A new video posted Monday by Twitter user @alixrezax takes us through the full step-by-step watchOS restore process on an Apple Watch, using Apple’s iTunes software and a hardware-based dongle from MFC, called iBus.

Apple Watch lacks a Lightning connector, but the iBus dongle connects to its special diagnostics port to provide you Lightning-to-USB connectivity with desktop iTunes.

The dongle is priced at $100 for the first-generation watches and $120 for Series 2 models.

It supports both 38mm and 42mm sizes and, as mentioned, connects to your watch’s hidden diagnostics port. Simply connect your iPhone’s Lightning cable to the other end of the dongle, then connect the cable to a USB port on your computer.

With iBus, you can perform a full watchOS restore in iTunes for Mac or Windows using a firmware file on your computer, saving you a trip to an Apple Store if the watchOS software stops working in a manner that cannot be resolved by resetting the device to factory settings or performing an over-the-air update in the companion Watch app.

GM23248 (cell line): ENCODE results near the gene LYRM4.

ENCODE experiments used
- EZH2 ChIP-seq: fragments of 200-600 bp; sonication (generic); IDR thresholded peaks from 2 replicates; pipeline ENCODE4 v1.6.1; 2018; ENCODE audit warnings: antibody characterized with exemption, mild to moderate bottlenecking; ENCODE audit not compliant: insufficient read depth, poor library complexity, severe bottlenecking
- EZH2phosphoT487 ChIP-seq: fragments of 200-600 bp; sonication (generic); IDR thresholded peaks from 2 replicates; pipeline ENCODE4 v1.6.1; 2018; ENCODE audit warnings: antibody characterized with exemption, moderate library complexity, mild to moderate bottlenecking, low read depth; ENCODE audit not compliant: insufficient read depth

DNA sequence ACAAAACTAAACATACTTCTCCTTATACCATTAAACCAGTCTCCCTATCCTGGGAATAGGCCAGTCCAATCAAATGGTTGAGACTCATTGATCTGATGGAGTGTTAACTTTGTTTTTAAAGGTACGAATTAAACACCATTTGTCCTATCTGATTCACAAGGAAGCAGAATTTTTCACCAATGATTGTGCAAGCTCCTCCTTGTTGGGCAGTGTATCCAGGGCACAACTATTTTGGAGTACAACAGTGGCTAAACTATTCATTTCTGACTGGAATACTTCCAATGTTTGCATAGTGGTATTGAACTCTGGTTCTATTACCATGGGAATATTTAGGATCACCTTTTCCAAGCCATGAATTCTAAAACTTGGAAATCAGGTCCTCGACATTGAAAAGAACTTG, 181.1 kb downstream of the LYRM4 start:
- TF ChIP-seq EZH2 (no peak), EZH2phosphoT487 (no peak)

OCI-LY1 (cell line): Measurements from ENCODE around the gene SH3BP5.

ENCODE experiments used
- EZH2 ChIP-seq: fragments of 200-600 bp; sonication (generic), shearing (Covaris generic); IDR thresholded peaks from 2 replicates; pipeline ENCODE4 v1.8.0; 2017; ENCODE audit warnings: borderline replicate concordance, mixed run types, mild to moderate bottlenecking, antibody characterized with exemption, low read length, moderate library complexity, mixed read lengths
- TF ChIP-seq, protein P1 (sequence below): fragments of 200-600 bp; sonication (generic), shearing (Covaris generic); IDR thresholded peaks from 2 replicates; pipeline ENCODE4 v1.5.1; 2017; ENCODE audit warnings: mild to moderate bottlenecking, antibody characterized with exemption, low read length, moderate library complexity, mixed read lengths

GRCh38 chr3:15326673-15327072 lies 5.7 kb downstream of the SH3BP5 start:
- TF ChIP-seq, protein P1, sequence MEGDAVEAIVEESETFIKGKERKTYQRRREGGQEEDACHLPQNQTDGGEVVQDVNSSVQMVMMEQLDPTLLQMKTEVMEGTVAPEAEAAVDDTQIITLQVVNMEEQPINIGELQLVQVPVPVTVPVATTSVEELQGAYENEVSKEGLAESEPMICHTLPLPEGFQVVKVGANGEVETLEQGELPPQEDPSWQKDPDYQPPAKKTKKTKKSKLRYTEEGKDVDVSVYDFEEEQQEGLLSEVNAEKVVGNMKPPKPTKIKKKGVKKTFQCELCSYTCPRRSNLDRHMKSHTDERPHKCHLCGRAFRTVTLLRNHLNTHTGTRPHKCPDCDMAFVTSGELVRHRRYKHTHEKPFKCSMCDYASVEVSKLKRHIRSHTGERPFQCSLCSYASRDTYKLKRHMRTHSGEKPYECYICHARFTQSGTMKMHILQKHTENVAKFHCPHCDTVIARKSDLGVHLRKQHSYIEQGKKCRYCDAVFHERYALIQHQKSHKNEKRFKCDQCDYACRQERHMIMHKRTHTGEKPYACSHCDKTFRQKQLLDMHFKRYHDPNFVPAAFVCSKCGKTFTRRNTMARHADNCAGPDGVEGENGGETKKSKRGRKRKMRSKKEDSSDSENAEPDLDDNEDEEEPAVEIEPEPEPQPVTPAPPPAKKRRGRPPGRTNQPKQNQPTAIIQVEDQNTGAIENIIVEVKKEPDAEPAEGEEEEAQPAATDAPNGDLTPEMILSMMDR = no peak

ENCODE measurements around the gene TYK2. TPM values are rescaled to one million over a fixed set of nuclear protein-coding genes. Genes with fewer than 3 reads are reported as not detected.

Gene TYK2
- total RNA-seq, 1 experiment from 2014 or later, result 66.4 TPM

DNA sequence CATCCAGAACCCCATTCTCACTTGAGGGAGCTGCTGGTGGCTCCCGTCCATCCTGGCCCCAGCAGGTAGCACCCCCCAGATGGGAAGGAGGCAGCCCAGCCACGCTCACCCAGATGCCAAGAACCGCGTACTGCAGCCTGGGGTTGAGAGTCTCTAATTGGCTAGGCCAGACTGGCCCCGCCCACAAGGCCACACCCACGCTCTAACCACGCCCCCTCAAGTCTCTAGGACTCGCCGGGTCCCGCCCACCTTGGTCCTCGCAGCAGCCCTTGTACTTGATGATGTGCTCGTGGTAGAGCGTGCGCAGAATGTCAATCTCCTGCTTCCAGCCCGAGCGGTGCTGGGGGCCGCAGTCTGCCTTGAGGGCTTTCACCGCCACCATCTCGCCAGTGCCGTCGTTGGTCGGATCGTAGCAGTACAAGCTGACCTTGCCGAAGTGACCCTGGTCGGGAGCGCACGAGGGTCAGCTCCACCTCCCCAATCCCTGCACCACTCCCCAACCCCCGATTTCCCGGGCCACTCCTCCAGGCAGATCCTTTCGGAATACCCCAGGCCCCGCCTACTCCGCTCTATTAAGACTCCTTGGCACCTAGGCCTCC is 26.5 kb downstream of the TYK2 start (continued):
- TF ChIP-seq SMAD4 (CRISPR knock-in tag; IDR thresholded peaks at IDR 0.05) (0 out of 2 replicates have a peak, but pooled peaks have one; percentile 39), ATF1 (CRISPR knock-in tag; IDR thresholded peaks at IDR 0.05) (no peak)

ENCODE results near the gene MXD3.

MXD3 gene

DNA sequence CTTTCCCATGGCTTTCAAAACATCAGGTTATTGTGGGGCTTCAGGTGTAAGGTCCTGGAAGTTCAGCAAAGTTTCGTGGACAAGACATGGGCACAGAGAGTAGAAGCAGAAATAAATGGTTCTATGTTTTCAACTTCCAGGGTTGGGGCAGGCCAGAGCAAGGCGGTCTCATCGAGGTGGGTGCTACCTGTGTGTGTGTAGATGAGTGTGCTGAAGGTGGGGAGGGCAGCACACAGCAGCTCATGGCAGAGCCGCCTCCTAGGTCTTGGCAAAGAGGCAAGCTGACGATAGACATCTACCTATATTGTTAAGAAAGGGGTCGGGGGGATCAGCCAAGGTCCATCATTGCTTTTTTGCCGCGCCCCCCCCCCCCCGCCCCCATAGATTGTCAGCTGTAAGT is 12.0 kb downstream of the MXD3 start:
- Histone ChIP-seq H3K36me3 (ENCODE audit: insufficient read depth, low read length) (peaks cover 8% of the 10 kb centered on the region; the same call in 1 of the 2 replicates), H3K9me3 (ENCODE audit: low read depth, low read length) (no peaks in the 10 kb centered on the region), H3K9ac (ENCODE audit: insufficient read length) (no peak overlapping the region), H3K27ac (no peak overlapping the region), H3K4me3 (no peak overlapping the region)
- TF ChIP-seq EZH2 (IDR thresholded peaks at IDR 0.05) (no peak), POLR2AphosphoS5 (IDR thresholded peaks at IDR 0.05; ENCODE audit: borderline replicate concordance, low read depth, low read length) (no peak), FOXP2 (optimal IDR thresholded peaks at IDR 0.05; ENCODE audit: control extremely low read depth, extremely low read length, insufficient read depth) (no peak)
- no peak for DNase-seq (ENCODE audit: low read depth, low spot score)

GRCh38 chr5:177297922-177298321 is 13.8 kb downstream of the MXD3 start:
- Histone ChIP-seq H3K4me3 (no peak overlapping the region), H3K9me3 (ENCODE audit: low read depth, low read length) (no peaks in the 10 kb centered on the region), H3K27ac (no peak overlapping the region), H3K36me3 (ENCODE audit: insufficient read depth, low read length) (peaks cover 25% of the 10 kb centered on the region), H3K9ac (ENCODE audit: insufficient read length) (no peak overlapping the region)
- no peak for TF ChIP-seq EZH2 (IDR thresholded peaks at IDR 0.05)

Once you put your Apple Watch in DFU mode and iTunes has recognized it, you can downgrade to an older watchOS version, restore the firmware and more.

iBus even lets you program your watch’s replaced touch digitizer.

Keep in mind that performing any kind of software installations through the diagnostic port on your Apple Watch voids the warranty. Unfortunately, Apple does not make the full watchOS restore files available publicly so you must be sure you already have the related firmware before attempting to restore or update your Apple Watch with iBus.

  • burge

    Original Apple Watch and Series 2 what about Series 1 ?

  • Joshua The-Legend Wiebe

    This wouldn’t technically void your warranty. I’m pretty sure Apple does the same thing with the watches if they’ve malfunctioned. Now, taking apart and hard-wiring it to your mac, yes that’ll void it.